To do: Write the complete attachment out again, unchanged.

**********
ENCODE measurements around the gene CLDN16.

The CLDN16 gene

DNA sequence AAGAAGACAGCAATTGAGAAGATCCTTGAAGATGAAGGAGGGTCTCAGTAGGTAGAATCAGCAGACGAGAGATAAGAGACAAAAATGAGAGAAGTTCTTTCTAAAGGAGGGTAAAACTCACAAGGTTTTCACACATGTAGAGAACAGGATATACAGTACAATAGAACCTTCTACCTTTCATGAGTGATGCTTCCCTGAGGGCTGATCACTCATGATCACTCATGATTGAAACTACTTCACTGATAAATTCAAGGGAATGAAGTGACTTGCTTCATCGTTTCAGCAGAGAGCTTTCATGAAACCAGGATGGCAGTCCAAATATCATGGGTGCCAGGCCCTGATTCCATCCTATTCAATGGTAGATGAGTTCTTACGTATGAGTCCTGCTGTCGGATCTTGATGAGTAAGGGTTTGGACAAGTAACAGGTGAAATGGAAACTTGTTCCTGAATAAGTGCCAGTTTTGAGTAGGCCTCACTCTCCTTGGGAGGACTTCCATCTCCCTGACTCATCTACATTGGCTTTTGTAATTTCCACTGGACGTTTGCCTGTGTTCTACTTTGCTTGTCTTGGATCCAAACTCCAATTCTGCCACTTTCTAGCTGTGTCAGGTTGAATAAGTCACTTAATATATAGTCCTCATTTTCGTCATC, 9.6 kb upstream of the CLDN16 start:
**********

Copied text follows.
ENCODE measurements around the gene CLDN16.

The CLDN16 gene

DNA sequence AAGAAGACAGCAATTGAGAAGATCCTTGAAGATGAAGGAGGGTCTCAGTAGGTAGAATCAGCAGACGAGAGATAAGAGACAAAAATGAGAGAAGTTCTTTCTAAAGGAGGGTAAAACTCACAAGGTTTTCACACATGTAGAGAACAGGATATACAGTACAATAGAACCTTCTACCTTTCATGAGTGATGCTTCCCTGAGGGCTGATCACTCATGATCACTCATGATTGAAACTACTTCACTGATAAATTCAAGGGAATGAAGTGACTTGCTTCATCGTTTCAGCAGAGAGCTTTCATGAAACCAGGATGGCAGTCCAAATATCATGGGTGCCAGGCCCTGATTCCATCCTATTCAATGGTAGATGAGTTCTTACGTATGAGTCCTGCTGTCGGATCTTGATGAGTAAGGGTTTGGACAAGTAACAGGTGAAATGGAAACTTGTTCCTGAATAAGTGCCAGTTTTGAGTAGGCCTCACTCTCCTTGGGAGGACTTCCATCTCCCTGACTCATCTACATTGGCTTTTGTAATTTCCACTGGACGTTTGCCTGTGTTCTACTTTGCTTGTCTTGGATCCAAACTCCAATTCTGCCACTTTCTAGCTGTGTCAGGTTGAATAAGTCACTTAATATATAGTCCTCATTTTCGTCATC, 9.6 kb upstream of the CLDN16 start: